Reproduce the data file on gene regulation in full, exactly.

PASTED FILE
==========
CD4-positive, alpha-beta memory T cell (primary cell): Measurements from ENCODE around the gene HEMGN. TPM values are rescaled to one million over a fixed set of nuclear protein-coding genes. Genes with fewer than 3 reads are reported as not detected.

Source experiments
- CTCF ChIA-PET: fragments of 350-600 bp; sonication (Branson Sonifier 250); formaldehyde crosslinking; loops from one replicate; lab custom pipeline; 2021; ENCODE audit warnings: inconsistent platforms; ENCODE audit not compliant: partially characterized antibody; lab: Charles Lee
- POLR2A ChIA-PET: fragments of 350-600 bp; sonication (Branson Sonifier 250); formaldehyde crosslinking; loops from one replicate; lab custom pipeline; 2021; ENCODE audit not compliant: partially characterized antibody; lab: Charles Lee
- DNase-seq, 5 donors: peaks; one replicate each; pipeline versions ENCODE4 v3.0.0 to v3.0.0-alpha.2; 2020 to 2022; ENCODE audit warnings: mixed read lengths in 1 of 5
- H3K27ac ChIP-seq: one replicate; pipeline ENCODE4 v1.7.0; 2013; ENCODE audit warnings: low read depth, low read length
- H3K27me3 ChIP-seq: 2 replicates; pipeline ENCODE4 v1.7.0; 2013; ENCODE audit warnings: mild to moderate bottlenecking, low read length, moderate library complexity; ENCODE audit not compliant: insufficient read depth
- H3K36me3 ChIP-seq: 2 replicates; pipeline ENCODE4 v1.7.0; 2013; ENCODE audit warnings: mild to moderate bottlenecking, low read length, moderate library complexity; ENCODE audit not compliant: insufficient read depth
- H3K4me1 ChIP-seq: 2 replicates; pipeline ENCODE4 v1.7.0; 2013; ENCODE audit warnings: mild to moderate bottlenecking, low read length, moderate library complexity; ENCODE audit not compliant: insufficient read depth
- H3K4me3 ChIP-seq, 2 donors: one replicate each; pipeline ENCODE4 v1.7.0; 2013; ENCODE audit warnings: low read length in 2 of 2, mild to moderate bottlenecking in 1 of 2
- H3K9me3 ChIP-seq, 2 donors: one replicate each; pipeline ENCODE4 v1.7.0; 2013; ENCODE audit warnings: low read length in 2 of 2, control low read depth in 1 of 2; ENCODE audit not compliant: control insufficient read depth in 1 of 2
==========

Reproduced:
CD4-positive, alpha-beta memory T cell (primary cell): Measurements from ENCODE around the gene HEMGN. TPM values are rescaled to one million over a fixed set of nuclear protein-coding genes. Genes with fewer than 3 reads are reported as not detected.

Source experiments
- CTCF ChIA-PET: fragments of 350-600 bp; sonication (Branson Sonifier 250); formaldehyde crosslinking; loops from one replicate; lab custom pipeline; 2021; ENCODE audit warnings: inconsistent platforms; ENCODE audit not compliant: partially characterized antibody; lab: Charles Lee
- POLR2A ChIA-PET: fragments of 350-600 bp; sonication (Branson Sonifier 250); formaldehyde crosslinking; loops from one replicate; lab custom pipeline; 2021; ENCODE audit not compliant: partially characterized antibody; lab: Charles Lee
- DNase-seq, 5 donors: peaks; one replicate each; pipeline versions ENCODE4 v3.0.0 to v3.0.0-alpha.2; 2020 to 2022; ENCODE audit warnings: mixed read lengths in 1 of 5
- H3K27ac ChIP-seq: one replicate; pipeline ENCODE4 v1.7.0; 2013; ENCODE audit warnings: low read depth, low read length
- H3K27me3 ChIP-seq: 2 replicates; pipeline ENCODE4 v1.7.0; 2013; ENCODE audit warnings: mild to moderate bottlenecking, low read length, moderate library complexity; ENCODE audit not compliant: insufficient read depth
- H3K36me3 ChIP-seq: 2 replicates; pipeline ENCODE4 v1.7.0; 2013; ENCODE audit warnings: mild to moderate bottlenecking, low read length, moderate library complexity; ENCODE audit not compliant: insufficient read depth
- H3K4me1 ChIP-seq: 2 replicates; pipeline ENCODE4 v1.7.0; 2013; ENCODE audit warnings: mild to moderate bottlenecking, low read length, moderate library complexity; ENCODE audit not compliant: insufficient read depth
- H3K4me3 ChIP-seq, 2 donors: one replicate each; pipeline ENCODE4 v1.7.0; 2013; ENCODE audit warnings: low read length in 2 of 2, mild to moderate bottlenecking in 1 of 2
- H3K9me3 ChIP-seq, 2 donors: one replicate each; pipeline ENCODE4 v1.7.0; 2013; ENCODE audit warnings: low read length in 2 of 2, control low read depth in 1 of 2; ENCODE audit not compliant: control insufficient read depth in 1 of 2